Game of Thrones, True Detective, The Leftovers and ... Sesame Street?
Time Warner's (NYSE:TWX) premium cable network has signed an unusual deal, one that will bring the long-running, iconic children's show to its cable channel and streaming services -- and puts it into more direct competition with Netflix (NASDAQ:NFLX).
HBO sets its sights on a new market
Sesame Workshop, the company behind Sesame Street, will ramp up its production from 18 to 35 episodes per year and create a spin-off series. Those shows will eventually make their way to PBS -- Sesame Street's home since its inception -- but only after appearing exclusively on HBO and its digital services (HBO Go and HBO Now) for nine months.
HBO syndicates films that could be considered children's programming (as I write this, Night at the Museum, Rio 2, Scooby-Doo, and Stuart Little are available to stream from HBO Go), but does not currently offer any original shows aimed at younger viewers. Its flagship programs, such as Game of Thrones, are aimed almost exclusively at mature audiences.
This wasn't always the case. In the 1980s and 1990s, HBO carried several kids shows, including The Adventures of Tintin, The Little Lulu Show, and Crashbox. Reruns of some of these programs continue to run on the HBO Family channel, but production ceased roughly 15 years ago as the network shifted its focus to adult viewers.
Netflix has exclusive rights to many children's shows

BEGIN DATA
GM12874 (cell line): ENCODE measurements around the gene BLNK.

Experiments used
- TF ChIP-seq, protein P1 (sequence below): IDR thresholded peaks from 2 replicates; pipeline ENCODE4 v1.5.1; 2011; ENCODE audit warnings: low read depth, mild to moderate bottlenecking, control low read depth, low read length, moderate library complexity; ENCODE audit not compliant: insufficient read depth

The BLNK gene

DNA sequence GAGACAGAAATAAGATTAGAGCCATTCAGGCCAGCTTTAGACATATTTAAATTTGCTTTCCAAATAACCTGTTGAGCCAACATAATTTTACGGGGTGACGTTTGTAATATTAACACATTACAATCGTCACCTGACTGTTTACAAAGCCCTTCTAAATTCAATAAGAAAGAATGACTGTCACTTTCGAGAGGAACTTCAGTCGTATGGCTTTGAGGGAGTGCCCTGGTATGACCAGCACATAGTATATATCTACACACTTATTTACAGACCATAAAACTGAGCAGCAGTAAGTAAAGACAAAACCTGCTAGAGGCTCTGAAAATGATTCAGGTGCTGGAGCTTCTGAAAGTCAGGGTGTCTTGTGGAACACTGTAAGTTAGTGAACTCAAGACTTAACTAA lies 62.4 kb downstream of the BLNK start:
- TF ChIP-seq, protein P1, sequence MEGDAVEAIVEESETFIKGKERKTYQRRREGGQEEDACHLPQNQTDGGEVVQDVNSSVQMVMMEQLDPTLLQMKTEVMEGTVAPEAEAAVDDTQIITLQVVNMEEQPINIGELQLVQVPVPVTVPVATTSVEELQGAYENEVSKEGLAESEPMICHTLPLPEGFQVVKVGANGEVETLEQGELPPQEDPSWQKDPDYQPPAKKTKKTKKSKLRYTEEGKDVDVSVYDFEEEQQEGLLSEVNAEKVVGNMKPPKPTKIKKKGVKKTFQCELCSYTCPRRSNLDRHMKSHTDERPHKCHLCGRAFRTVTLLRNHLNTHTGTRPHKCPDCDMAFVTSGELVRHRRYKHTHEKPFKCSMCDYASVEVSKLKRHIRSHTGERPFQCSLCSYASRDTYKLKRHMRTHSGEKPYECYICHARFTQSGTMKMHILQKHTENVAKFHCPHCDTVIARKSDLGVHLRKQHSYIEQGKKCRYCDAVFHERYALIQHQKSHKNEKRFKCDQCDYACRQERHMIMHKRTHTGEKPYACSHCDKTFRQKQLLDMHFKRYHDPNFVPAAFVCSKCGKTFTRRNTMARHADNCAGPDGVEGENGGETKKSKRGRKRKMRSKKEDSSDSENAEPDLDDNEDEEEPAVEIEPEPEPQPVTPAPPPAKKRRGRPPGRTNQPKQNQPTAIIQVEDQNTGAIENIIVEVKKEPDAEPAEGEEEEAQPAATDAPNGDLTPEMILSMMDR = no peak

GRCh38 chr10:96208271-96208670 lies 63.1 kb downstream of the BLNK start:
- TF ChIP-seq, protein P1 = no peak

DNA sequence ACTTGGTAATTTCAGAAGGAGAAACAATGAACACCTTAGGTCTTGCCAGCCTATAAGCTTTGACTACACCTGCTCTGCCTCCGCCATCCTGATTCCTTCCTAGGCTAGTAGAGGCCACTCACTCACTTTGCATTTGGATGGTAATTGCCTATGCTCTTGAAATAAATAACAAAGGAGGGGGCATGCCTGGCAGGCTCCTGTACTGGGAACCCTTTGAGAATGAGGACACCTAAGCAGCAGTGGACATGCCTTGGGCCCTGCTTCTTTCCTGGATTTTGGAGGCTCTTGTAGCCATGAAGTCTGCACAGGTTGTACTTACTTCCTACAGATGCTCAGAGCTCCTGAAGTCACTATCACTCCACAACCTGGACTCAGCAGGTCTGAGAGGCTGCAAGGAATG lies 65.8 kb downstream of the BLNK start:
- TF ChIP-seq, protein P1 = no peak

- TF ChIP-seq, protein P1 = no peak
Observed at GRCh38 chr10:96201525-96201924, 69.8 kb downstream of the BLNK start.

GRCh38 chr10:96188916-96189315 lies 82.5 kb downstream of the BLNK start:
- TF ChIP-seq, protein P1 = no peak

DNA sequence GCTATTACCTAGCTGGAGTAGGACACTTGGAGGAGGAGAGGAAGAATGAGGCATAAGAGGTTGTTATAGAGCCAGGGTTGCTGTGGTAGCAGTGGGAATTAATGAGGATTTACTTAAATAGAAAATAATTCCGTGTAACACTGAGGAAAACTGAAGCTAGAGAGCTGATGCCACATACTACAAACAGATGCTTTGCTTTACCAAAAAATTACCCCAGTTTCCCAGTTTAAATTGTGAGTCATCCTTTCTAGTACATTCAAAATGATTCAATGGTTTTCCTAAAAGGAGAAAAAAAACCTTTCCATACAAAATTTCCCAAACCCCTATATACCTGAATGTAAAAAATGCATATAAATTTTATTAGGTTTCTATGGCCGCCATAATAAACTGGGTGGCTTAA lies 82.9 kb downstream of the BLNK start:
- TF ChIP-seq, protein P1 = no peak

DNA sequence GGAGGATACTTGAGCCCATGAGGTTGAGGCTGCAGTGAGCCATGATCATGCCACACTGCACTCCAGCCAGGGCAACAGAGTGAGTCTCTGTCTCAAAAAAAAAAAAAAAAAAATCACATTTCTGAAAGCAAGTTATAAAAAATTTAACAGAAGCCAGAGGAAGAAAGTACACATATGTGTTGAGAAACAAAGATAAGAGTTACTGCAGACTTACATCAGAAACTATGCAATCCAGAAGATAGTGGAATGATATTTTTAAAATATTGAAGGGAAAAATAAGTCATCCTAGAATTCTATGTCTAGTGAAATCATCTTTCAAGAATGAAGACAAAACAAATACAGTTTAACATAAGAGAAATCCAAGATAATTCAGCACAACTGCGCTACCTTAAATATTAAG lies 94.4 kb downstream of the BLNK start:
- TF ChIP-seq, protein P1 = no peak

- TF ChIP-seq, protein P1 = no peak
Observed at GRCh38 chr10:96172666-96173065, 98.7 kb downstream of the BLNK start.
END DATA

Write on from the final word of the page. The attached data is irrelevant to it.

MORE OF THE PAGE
In contrast, Netflix's original content push has emphasized children heavily, and it has much more to offer younger viewers than HBO.
Netflix's flagship programs -- such as House of Cards and Orange is the New Black -- are obviously aimed at adult viewers. However, it has more than half a dozen original series targeted exclusively at children, including Turbo FAST, The Adventures of Puss in Boots, and VeggieTales in the House. Netflix also carries many kids shows from other networks, including Scooby-Doo and Courage the Cowardly Dog. The addition of Disney's content, slated to roll out over the next three years, should bolster Netflix's catalog even more.
A new direction for HBO?
When it comes to families with young children, Netflix is clearly the more attractive service. There were likely several factors in play -- its lower price, its over-the-top distribution -- but Netflix's wider target audience may have played a key role in helping its total domestic subscriber base overtake HBO's in 2013.
In a note released back in April, analysts at UBS forecast that HBO's subscriber base will rise over the next five years, but remain below Netflix's. Ultimately, UBS concluded that HBO's singular focus and its adult brand would limit its appeal. The Sesame Street deal obviously changes that, and it could represent a pivotal moment in the future of the network.
Of course, it's only one program, but it makes HBO and its stand-alone digital service HBO Now more enticing to children and their parents. Will it be enough to slow Netflix's growth? Likely not. But if Time Warner's network signs additional deals and begins to invest in children's programming more heavily, it could eventually become a better Netflix alternative. It's certainly something that Netflix investors should watch closely.